Determining what type of booster seat to use may seem daunting, but properly boosting and buckling up will ensure your child is as safe as possible in the event of an accident.

Just when you’ve finally perfected the art of installing a car seat, your child has sprouted up and seems ready for a big kid booster seat.

But don’t be too hasty to let your child graduate to a booster. The National Highway Traffic Safety Administration recommends that children who are too large for rear-facing seats should remain in a forward facing car seat until upwards of 4 years old and 40 pounds or the maximum height and weight limits of the seat. (Some car seats with harnesses have higher height and weight limits.)

If your child is ready for a booster seat, follow the manufacturer’s height and weight guidelines, including shoulder height limits, to determine whether the seat is a proper fit.

Then make sure your child continues to use the booster seat with lap and shoulder belts until at least age 8 and when he reaches 4 feet, 9 inches. According to the American Academy of Pediatrics (AAP), a child is properly seated in a booster when:

  • the lap belt lies low and snug across the child’s upper thighs;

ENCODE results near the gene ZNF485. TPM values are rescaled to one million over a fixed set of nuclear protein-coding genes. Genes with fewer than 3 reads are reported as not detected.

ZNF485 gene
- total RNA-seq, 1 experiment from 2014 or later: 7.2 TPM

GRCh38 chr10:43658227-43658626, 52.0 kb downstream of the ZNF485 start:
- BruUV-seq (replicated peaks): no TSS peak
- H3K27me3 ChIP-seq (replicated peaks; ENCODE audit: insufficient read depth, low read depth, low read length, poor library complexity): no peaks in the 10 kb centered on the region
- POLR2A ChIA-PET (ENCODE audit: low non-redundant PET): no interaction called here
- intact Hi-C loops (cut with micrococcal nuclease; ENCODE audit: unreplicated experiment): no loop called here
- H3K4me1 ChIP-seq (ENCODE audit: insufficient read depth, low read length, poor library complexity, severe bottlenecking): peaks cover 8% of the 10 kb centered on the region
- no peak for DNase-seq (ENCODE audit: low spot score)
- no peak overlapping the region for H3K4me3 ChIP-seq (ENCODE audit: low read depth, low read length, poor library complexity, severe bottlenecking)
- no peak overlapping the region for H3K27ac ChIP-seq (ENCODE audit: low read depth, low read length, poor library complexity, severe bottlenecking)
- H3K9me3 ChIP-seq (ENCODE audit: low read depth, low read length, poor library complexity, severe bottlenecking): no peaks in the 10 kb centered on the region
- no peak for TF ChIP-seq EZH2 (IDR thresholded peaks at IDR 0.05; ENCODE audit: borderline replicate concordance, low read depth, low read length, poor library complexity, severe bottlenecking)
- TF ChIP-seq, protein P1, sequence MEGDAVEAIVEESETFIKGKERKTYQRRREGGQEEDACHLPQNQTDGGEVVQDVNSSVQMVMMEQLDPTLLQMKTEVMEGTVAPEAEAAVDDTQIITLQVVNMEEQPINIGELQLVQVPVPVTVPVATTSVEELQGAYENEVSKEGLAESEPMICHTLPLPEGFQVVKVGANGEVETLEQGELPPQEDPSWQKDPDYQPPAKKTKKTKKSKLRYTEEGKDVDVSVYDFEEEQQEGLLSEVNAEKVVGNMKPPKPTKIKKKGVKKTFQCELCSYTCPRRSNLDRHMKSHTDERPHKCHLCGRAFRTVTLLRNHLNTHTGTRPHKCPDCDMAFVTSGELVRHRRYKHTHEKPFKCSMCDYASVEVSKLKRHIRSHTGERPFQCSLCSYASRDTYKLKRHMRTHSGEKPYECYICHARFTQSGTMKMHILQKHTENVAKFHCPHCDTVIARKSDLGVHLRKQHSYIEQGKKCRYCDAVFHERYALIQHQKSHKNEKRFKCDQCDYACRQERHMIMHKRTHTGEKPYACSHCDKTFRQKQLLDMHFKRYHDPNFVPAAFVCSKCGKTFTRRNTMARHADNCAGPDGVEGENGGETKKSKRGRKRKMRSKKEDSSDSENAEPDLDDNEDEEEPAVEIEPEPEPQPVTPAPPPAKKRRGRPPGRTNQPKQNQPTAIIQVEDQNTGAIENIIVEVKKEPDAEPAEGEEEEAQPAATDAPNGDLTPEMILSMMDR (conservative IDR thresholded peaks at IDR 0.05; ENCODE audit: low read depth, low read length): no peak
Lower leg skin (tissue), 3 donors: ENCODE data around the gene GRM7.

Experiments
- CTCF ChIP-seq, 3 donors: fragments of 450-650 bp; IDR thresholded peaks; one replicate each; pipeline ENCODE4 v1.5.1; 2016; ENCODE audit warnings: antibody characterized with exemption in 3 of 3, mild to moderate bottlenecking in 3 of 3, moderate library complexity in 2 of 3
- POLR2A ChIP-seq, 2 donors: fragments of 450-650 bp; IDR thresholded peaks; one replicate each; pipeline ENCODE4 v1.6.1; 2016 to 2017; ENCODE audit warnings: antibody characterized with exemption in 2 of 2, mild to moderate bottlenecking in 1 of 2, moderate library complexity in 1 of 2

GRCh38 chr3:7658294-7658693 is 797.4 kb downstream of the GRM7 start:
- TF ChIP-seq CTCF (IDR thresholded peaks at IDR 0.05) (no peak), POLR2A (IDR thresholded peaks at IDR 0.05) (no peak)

• the shoulder belt crosses the middle of the chest and shoulder; and

  • the shoulder belt is not tucked under the arm or behind the back.

Using a booster seat in the middle rear seat of a car with only a lap belt is not recommended. Many automobile manufacturers can retrofit cars with middle lap and shoulder belts, or some travel vests that fit bigger children can be used with only a lap belt.

The AAP also recommends that children sit in the back seat until they are 13 years old.

More than half of states require all passengers to be belted in moving automobiles. Adults can set a positive example by always wearing a seat belt in every position of the car. For more information, see the AAP car seat guide at

©2010 American Academy of Pediatrics. This information may be freely copied and distributed with proper attribution.